Thainess Three Ways
Three budding Thai artists — Terdtanwa Kanama, Teerapon Sisung and Subannakrit Krikum — are having a group exhibition titled "Neo THAiiSM" at Joyman Gallery until the end of February. Each presents what does Thaiism means in their own way, resulting in a show that features a diverse range of works and techniques. We talked to the three 20-something Silpakorn alumni about their latest exhibition.
When did you realise you want to become an artist?
Terdtanwa (TK): Since I was a boy my father taught me by example. He painted for a living and I gradually absorbed a love for art growing up.
Teerapon (TS): While studying for a vocational certificate, my teacher was an artist. I realised being an artist requires being a well-rounded person, constant learning and self-improving. I looked up to him and he inspired me to become an artist.
Subannakrit (S): I loved to draw since I was in kindergarten. However, I thought of becoming a serious artist when I started studying at Silpakorn because I realised that I can make art for a living.
What's your take on neo Thaiism?
S: Neo-Thaiism is about presenting Thainess but Thainess isn't about things of high status or religious matter like it is traditionally associated with. It can be about the ordinary stuff that changes with time. Artists can incorporate their thoughts into their works, which can be appreciated by anyone regardless of where they come from.
TS: I think of it as a cult that tries to retell tradition through a modern way of thinking.
TK: I don't feel like Thai art is strictly defined or put in a rigid box. There are other stories that could and should be told [through Thai art] besides what already has been done in traditional Thai art. There's no need to work within the old framework and new interpretation should happen more.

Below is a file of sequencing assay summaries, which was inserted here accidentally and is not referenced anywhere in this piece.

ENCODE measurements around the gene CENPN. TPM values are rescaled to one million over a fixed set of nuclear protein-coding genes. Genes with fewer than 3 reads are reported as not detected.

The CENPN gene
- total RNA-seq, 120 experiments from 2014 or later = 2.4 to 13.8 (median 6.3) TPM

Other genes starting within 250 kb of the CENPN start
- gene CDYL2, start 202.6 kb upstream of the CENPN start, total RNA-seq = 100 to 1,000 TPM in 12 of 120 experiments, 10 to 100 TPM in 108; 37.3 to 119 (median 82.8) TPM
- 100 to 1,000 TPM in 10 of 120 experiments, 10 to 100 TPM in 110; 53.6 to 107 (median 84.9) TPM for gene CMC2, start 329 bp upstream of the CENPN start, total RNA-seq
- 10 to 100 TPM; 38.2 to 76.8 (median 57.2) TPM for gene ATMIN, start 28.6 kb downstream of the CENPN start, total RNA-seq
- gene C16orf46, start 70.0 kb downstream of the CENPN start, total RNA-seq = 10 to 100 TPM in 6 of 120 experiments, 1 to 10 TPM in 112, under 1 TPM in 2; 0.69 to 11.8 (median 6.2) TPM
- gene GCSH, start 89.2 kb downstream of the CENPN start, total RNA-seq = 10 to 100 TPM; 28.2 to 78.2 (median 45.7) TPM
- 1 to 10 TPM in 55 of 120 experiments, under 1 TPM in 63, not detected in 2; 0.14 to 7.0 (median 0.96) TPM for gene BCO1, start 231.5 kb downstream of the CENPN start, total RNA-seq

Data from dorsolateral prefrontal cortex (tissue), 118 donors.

Each of you has a different and distinctive style? Teerapon is known for weaving discarded copper threads into beautiful artefacts. Subannakrit paints highly-detailed mural-like imagery on small surfaces. Terdtanwa's paintings show traditional imagery yet stand out with a graffiti flair. How did you arrive at your current medium and style?
TS: I like to work with tactile material and visit shops selling old and preloved stuff to make art. I came across motor coils that are made of copper wire. So I tried making royalty headdresses in my first few sets. For the current set on display, the gallery gave me ruby as additional material so I did research to find out its symbolic meaning. This results in my new crown set, which is inspired by my thoughts on the afterlife.
S: In the past, I made big paintings but oftentimes people looked at them for only few seconds and walked away. I thought why would I bother making big paintings when I can't communicate a story I want to through them. So I decided to do the opposite and create my work as small as possible. I think this approach has a psychological effect on the viewers, too. Big pieces of work can generate such power that viewers may find them intimidating but smaller pieces invite them in and allow them to linger. The viewers will be able to discover the story that hides behind the work. I conceptualise my work like a book. A book has many pages to get something across but I have only one page to do it so I invite viewers to look at my work as a whole before they break it into different chapters in the mind and eventually reach the theme.